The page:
Criminal Courts Technical Assistance Project
The Bureau of Justice Assistance-funded Criminal Courts Technical Assistance Project (CCTAP) has offered a wide range of free and cost-share services to criminal courts and related judicial system agencies. The CCTAP services have been provided by senior judicial system practitioners and related professionals and include:
- On-site consultation by senior practitioners
- Workshops for judges and court and justice agency personnel
- Peer-to-peer visits to courts/justice agencies with promising practices
- Office-based assistance, including off-site review of documents/plans by consultants and staff and dissemination of publications
Technical assistance services could be requested by letter or fax to Caroline Cooper at the CCTAP project office at American University (see contact information below). The letter should be signed or endorsed by the chief judge or agency head, describe the services requested and the needs generating the technical assistance request. Summary background information relevant to the technical assistance requested, including any prior studies undertaken, should also be included. Within five days of receipt of the request, project staff will then contact the requestor to discuss the request in more detail, obtain additional information, if needed, and plan for service delivery. If on-site services are indicated, they will be designed and scheduled in collaboration with the requesting official.
Recipients of on-site services were required to: (1) designate a local coordinator who will work with the CCTAP to develop the site agenda and serve as the point of contact for the site study; and (2) participate in the CCTAP’s evaluation and follow-up activities after submission of the technical assistance report and provide information on recommendation implementation and developments subsequent to the technical assistance services.
Representative areas for CCTAP Assistance included:
- Caseflow management reviews, including scheduling practices
- Criminal differentiated case management (DCM) processes (for general case processing and/or problem solving dockets)
- Pretrial services
- Jail overcrowding
- Prosecution office management
- Indigent defense services delivery
- Handling juveniles in adult court
- Court facility planning and renovation
- Operational and management reviews of courts and justice system agencies and departments
- COOP (continuity of operations planning) and pandemic/public health emergency preparedness
- Interagency Coordination
- Justice system-community relations
- Special focus/problem-solving courts
Special Caseflow Management Initiative
During 2010-2011, a special initiative was conducted to provide state and local courts with technical assistance to develop caseflow management improvement programs designed to reduce case processing delay and promote more efficient use of judicial resources. Special emphasis was given to:
- Developing and/or expanding Differentiated Case Management (DCM) systems
- Improving certainty/credibility of case scheduling systems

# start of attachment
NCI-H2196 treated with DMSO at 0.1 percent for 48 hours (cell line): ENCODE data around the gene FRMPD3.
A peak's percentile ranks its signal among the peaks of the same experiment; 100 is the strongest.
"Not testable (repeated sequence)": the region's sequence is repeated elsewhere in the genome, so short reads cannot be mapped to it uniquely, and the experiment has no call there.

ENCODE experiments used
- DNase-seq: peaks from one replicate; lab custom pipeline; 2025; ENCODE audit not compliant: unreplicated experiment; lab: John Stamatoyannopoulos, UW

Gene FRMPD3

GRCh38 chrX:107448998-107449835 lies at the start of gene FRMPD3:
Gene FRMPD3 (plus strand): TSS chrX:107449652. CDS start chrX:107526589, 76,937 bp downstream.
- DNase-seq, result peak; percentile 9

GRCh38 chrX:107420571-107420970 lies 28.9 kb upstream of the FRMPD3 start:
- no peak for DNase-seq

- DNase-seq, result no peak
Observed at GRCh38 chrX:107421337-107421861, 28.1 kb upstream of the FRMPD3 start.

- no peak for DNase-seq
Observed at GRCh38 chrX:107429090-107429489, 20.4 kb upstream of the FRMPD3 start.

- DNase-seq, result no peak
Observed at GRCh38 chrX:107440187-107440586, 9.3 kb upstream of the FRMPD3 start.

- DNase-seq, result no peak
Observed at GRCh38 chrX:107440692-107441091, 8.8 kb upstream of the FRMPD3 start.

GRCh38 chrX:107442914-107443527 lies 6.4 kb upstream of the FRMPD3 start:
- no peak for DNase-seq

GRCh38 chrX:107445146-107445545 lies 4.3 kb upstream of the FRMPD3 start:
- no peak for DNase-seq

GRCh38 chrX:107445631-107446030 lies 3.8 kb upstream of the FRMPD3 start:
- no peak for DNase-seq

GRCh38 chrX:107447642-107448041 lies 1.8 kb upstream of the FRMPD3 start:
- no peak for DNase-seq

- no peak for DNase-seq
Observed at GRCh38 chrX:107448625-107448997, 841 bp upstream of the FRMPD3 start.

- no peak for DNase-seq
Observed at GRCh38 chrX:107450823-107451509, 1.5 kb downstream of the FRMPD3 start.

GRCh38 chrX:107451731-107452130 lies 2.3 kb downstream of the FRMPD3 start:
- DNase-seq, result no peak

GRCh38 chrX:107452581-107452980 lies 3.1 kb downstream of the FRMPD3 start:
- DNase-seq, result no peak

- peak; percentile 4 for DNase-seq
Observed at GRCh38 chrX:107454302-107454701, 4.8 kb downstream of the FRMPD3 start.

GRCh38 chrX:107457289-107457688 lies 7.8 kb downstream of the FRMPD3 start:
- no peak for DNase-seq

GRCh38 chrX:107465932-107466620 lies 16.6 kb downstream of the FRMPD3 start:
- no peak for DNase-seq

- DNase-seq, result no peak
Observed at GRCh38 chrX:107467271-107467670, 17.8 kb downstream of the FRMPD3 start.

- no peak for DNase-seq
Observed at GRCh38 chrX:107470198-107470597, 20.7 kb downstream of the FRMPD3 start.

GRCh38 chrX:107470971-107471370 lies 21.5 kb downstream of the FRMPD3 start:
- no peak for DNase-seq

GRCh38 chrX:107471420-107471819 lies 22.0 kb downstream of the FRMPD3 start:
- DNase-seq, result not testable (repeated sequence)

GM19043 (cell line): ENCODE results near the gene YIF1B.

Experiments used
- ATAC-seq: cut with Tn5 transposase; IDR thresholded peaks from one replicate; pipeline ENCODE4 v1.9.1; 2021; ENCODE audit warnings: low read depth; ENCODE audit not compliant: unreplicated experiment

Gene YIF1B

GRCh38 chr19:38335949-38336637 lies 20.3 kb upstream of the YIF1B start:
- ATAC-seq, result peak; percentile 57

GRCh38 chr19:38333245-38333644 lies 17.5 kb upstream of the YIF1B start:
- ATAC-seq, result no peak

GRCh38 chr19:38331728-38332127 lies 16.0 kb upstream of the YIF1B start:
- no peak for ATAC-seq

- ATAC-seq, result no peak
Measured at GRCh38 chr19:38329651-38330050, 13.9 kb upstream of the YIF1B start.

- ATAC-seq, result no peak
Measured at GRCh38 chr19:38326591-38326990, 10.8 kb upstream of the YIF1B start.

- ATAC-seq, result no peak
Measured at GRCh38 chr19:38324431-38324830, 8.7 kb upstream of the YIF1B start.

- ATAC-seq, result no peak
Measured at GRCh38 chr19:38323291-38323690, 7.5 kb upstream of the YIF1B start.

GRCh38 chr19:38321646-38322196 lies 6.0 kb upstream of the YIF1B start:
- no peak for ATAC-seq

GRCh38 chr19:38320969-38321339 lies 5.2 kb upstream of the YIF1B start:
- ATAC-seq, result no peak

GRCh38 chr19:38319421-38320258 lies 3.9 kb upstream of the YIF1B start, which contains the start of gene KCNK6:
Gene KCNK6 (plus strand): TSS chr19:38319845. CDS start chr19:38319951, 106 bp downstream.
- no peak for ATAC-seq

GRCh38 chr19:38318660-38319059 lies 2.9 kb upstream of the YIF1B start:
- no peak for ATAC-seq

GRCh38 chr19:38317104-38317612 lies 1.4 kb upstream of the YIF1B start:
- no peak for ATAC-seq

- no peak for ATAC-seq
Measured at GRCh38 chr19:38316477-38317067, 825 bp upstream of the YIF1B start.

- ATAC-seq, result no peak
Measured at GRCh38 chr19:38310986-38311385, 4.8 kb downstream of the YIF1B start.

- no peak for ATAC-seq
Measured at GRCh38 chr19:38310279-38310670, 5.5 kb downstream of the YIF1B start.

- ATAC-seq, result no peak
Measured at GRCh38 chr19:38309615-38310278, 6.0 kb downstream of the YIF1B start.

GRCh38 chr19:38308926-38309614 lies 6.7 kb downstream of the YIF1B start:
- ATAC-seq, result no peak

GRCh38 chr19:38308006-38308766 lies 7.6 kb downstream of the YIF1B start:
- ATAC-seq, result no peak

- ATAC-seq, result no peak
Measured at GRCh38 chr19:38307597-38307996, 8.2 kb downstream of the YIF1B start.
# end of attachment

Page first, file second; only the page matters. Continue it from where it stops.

- Improving the appointment/delivery processes for counsel for indigent defendants
- Developing special strategies to focus court process on cases involving pretrial detainees
Special Initiative to Promote Tribal-State Judicial Coordination
This project was a special initiative to promote increased coordination among tribal and state courts regarding issues of mutual concern. Assistance was provided to the New Mexico Tribal-State Judicial Consortium of the New Mexico Administrative Office of the Courts to support regional meetings of tribal-state judicial system officials. Project services were available to other Tribal and state courts interested in undertaking similar efforts.
Special Initiative to Promote COOP (Continuity of Operations) Planning
The CCTAP services included a special initiative to promote COOP (Continuity of Operations Planning) for courts in conjunction with the other justice agencies on which they depend. The CCTAP’s COOP planning services addressed the range of emergency situations that may have required activation of a COOP plan, including those caused by natural disasters, fires, and public health epidemics. It provided a foundation for court planning in this area, Planning for Emergencies: Immediate Events and Their Aftermath: A Guideline for Local Courts, a Template for Assessing the Adequacy of COOP Planning in Local Courts; and Guidelines for Pandemic Emergency Preparedness Planning: A Road Map for Courts, produced by an eight-member, multidisciplinary Task Force representing expertise in the areas of judicial processes, public health administration, law enforcement, and judicial system-public health system coordination. The "Road Map" was published by BJA in March 2007. More Info
As a corollary to the Road Map, AU has developed a multi-media presentation on pandemic emergency preparedness based on the Guide and incorporating materials prepared by various contributors to the BJA-sponsored Symposium on Justice System Preparedness for Pandemic Emergencies, held in Chicago in May 2006. This training package was designed for distribution to Judicial Education offices in each of the state court systems and to State Administrative Agencies for use in their respective in-state training activities.
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